FAQs: What to Know Before You Go Camping in Alaska
To help you prepare for your trip, we’ll answer a few common questions we hear about camping in Alaska. Along the way, we’ll drop in some tips and must-knows to help you maximize your outdoor time in the state.
Is Alaska Good for Camping?
Camping is amazing in Alaska, and we can’t think of a better way to experience Alaska’s incredible landscapes first-hand. You’ll find people camping in tents and RVs in all across Alaska’s five regions. Tent camping fees are usually minimal, making it a budget-friendly experience for most. For the budget-sensitive, you’ll even find a few spots that are completely free. (More on that below!)
In short, Alaska is an excellent camping destination, one we think everyone should experience at least once in their lives.
Can You Camp Anywhere in Alaska?
You can’t quite camp anywhere in Alaska. Camping on private lands without the owner’s permission is off limits, for example. However, in Alaska, you’ll find a broad range of camping options, both on public land—including national parks, state parks, and national forests—or within organized private campgrounds.
Can You Free Camp in Alaska?
There are a couple of completely free campsites in Alaska, including:
• Salmon Lake, located north of Nome
• Lower Skilak Lake Campground on the Kenai Peninsula
• Lake Lorraine Campground near Anchorage
• Galbraith Lake Campground in North Slope Borough
It’s also legal to sleep along the highway in Alaska and in rest areas—another free option for you. That said, keep an eye out for signs that prohibit overnight parking. If you see those, you’ll want to choose another spot.
Is It Legal to Sleep in Your Car in Alaska?
There are no laws on the books in Alaska preventing you from sleeping in your car. It’s also legal to sleep in rest areas or along the highway in Alaska, although you’ll want to pick your pullout carefully so you’re completely off the road.
Watch for signs forbidding overnight parking. If you don’t see one of these, you’re golden.
How Much Does It Cost to Camp in Alaska?
Some campsites in Alaska are free. Fees for camping on public lands can be as low as $15-20/night. You’ll also find campgrounds with fees that go much higher – $60, $80, or even $100/night, depending on the equipment you’re camping with and the services at the site. In short, you’ll find camping options for all budgets in Alaska.
How Long Can You Camp in One Spot in Alaska?
When you’re on lands managed by the Bureau of Land Management (BLM), you can camp for up to 14 days at a time in a 28-day period. There’s also a 14-night maximum during a summer season at the campgrounds in Denali National Park and Preserve. Other camping locations will have their own individual limits. Make sure you do your research before planning your itinerary.
Do You Need Reservations to Camp in Alaska?
Most of the campgrounds in Alaska’s state parks are first come, first served. (Check this list to see which ones take reservations.)
If you’re looking for more certainty in your camping trip, you can reserve spots at a few via Recreation.gov. Additionally, most private campgrounds accept reservations.
If you prefer flying by the seat of your pants and taking your trip as it comes, the state park system or dispersed camping on BLM lands will be your best bet.
The Best Places to Camp in Alaska
Now that you’ve got a good lay of the land for camping in Alaska, let’s cover some of our favorite spots in the state.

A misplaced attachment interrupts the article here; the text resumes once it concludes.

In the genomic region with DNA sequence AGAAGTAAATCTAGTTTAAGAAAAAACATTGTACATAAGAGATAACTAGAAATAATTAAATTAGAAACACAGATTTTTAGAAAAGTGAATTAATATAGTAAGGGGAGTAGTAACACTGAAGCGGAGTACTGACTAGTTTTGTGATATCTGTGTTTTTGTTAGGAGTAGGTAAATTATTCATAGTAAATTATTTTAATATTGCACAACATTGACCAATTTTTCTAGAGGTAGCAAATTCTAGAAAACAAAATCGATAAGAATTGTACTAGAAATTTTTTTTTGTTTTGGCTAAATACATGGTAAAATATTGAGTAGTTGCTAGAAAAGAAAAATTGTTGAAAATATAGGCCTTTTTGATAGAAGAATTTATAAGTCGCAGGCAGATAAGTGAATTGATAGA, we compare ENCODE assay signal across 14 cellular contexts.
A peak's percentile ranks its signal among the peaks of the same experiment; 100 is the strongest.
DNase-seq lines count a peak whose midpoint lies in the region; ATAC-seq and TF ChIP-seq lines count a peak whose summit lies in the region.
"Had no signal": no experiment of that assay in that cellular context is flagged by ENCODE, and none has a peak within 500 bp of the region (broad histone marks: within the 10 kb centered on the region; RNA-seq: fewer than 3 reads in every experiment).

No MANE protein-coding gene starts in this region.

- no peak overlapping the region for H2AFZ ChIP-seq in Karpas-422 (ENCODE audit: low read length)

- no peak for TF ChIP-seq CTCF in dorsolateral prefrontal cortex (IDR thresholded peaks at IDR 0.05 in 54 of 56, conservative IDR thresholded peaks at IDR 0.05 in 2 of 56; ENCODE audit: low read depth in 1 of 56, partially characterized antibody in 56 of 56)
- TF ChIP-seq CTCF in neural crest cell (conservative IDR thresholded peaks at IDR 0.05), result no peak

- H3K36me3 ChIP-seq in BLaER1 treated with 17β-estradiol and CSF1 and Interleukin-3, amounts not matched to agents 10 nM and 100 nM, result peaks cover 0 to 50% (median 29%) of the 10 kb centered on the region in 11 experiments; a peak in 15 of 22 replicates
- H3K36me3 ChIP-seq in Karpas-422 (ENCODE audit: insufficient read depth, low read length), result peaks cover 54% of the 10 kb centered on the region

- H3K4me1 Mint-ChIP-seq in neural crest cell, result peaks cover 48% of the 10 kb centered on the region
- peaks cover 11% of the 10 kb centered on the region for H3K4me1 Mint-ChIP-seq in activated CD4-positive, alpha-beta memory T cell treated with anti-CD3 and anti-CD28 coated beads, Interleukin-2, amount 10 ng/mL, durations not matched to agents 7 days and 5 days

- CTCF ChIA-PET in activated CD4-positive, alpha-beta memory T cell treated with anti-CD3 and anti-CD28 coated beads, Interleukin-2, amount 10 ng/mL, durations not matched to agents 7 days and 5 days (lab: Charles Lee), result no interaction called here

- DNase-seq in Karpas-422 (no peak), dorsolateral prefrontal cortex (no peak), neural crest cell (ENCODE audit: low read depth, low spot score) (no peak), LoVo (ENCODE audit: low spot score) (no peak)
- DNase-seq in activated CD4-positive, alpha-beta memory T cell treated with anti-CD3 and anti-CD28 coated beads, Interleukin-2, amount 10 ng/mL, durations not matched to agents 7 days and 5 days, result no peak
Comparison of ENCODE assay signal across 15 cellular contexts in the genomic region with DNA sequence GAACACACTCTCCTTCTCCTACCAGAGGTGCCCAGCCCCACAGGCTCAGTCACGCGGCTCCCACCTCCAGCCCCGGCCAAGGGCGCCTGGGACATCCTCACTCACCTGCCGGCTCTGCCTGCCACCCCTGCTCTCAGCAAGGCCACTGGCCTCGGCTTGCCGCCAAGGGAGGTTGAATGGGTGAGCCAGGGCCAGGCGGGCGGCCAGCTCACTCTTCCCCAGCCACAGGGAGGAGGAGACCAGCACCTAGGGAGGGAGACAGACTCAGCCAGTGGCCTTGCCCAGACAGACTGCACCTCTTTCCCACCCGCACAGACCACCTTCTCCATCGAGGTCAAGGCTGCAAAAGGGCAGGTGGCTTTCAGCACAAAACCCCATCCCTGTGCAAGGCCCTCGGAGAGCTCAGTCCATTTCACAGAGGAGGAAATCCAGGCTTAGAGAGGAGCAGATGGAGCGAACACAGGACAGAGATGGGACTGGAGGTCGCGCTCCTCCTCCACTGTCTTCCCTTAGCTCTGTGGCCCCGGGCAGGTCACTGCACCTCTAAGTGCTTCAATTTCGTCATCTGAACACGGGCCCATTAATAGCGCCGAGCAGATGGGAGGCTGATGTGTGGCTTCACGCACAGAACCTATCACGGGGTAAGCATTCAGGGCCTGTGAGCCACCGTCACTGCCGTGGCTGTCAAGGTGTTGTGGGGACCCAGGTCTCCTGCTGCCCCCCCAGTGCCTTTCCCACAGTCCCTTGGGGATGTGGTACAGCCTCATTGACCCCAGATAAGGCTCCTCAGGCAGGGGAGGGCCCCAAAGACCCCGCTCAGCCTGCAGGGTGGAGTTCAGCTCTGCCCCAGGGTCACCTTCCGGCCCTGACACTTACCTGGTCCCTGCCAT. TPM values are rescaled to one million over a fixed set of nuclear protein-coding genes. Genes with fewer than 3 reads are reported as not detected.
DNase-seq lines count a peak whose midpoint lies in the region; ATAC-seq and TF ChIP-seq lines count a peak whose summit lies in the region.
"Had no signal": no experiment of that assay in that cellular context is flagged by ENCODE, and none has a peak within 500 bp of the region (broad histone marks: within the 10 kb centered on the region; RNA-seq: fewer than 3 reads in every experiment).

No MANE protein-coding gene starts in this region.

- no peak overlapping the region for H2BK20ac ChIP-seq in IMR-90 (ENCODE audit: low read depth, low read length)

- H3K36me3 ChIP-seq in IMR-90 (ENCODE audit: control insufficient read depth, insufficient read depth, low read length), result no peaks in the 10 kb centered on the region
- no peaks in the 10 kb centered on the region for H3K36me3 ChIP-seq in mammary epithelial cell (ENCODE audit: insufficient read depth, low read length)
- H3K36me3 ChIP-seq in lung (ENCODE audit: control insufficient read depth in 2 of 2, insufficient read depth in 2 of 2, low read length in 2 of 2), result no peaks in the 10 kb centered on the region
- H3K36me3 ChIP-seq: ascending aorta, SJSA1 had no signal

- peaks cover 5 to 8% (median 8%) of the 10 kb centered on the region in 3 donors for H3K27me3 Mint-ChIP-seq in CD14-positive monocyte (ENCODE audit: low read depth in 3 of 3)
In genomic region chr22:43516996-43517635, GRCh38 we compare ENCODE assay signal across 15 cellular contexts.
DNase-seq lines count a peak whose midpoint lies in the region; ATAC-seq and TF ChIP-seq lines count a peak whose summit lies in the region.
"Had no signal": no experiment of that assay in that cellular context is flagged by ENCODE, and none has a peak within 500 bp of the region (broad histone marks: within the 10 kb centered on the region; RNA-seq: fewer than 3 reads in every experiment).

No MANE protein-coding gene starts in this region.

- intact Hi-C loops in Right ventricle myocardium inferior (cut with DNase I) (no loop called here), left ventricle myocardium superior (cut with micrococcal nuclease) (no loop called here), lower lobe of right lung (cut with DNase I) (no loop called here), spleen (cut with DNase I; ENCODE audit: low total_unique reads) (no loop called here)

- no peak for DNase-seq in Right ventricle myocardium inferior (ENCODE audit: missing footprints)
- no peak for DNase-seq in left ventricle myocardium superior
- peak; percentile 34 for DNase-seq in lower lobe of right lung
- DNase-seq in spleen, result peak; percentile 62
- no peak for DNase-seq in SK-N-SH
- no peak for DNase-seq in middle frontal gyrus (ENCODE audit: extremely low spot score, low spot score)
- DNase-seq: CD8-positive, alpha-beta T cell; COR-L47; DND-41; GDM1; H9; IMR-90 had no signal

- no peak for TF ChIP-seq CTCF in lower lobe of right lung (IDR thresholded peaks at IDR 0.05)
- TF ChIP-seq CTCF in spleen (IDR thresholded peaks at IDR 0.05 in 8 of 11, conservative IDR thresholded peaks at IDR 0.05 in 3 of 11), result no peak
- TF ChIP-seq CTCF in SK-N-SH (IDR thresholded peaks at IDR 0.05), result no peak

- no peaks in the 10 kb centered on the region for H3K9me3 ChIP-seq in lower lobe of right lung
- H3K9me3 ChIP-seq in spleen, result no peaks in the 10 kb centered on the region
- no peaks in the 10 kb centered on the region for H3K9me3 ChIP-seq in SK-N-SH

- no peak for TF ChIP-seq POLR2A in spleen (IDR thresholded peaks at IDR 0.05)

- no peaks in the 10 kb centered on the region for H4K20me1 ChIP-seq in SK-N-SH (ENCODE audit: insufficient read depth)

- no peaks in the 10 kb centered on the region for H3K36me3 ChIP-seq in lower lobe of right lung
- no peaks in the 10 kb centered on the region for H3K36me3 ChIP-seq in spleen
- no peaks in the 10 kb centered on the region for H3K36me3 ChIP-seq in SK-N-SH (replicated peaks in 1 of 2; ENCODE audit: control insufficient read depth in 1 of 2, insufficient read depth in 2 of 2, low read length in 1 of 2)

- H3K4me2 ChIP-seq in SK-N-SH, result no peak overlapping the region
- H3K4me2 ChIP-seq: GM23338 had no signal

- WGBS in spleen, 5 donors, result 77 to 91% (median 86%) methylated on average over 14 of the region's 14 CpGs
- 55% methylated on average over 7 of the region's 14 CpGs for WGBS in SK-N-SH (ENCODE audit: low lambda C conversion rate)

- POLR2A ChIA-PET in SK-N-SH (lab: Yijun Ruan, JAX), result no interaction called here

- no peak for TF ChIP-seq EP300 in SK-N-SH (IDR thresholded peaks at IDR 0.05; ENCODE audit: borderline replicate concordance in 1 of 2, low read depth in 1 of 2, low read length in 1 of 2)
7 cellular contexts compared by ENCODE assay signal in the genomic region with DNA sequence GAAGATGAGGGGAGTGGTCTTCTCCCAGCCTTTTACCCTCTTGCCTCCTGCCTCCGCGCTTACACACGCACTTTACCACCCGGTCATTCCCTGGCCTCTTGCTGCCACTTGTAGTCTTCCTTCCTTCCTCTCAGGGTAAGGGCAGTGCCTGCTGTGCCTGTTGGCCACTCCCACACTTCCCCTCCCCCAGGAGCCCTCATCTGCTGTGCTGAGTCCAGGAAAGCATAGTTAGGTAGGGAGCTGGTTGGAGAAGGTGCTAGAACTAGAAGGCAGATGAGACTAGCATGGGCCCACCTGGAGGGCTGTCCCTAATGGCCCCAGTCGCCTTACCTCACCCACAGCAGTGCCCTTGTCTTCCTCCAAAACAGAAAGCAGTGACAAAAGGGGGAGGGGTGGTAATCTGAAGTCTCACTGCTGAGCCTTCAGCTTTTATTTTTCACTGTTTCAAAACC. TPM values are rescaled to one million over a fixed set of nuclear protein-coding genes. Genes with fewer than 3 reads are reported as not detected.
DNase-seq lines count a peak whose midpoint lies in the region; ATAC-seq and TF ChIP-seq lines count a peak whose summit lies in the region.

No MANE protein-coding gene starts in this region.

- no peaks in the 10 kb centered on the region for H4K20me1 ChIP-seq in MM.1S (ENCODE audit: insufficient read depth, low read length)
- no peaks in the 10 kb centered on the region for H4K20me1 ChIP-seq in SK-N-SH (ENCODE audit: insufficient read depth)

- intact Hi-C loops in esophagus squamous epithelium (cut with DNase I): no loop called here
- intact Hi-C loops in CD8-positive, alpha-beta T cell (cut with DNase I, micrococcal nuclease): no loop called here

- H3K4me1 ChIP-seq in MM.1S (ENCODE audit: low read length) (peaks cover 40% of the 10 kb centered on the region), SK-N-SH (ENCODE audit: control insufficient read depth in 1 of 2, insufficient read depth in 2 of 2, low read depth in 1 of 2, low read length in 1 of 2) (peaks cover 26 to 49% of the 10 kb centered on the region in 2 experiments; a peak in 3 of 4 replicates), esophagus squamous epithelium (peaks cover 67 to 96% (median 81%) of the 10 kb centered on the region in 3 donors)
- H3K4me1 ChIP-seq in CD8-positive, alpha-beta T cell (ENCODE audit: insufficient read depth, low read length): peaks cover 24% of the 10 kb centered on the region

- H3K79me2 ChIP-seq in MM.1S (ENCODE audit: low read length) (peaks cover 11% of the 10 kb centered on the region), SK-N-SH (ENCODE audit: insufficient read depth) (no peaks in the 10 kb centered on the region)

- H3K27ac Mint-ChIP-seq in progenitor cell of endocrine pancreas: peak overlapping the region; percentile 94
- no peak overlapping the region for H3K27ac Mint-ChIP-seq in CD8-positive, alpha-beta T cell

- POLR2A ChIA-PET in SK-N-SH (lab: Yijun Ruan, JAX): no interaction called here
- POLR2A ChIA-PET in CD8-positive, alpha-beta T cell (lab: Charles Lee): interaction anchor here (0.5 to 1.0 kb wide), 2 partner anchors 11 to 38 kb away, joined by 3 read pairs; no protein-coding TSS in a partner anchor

Chena Lake Recreation Area
3780 Laurance Rd.
North Pole, AK 99705
Tents & RVs
None; first come, first served
Hiking, fishing, and boating
This expansive recreation area offers two separate areas for camping—the Lake Park and the River Park. Both feature potable water stations, restrooms, boat launches, and recreation facilities.
There’s plenty to do at the Chena Lake Recreation Area. The Lake Park offers boat rentals to explore Chena Lake, and fishing is available year round. A series of nature trails allows campers the opportunity to explore the area by foot in the summer and via cross-country skis in the winter. Keep your eyes out for muskrat and otters in the river areas, as well as woodpeckers and songbirds in the woods.
Denali National Park & Preserve
Denali National Park and Preserve, AK
Tents & RVs up to 40′
Explore the park at your own pace
You’ll find six campgrounds within Denali National Park & Preserve—all of which are summer-only, with the exception of Riley Creek. Fees and facilities vary from campsite to campsite, and some are only open to tents. All of the campgrounds have toilets, and none have electrical or water hookups for RVs.
Note that the park enforces a 14-night maximum for visitors in the summer season, so plan your time in Denali carefully.
Note: Unlike in the rest of Alaska, within the park, campers need to stick to established, open campgrounds. Camping in pullouts or alongside the road is not permitted.
Outside Denali Park, you’ll find a few options for tent and RV camping, including Denali Grizzly Bear Resort, Denali RV Park and Motel, Nenana RV Park & Campground, and Denali Rainbow Village Motel. Each of these spots can act as a solid basecamp for all the hiking, fishing, and wildlife spotting opportunities the park has to offer.
Brushkana Creek Campground
Cantwell, AK 99729
Tents & RVs
None; first come, first serves
Excellent grayling fishing
As one of only two developed public campgrounds along the Denali Highway, Brushkana Creek is a popular destination. Tents and RVs are welcome, though there are no hookups for RVs. The campsite does have toilets and potable water, as well as excellent fly fishing at Brushkana Creek.
Brooks Camp at Katmai National Park & Preserve
King Salmon, AK 99613
Brown bear viewing
More than 2,000 brown bears are estimated to make their home in Katmai National Park and Preserve, making it one of the best brown bear viewing spots in the world. At Brooks Camp, visitors get the chance to share space with these amazing creatures, while the bears enjoy the space they need to go about their natural activities.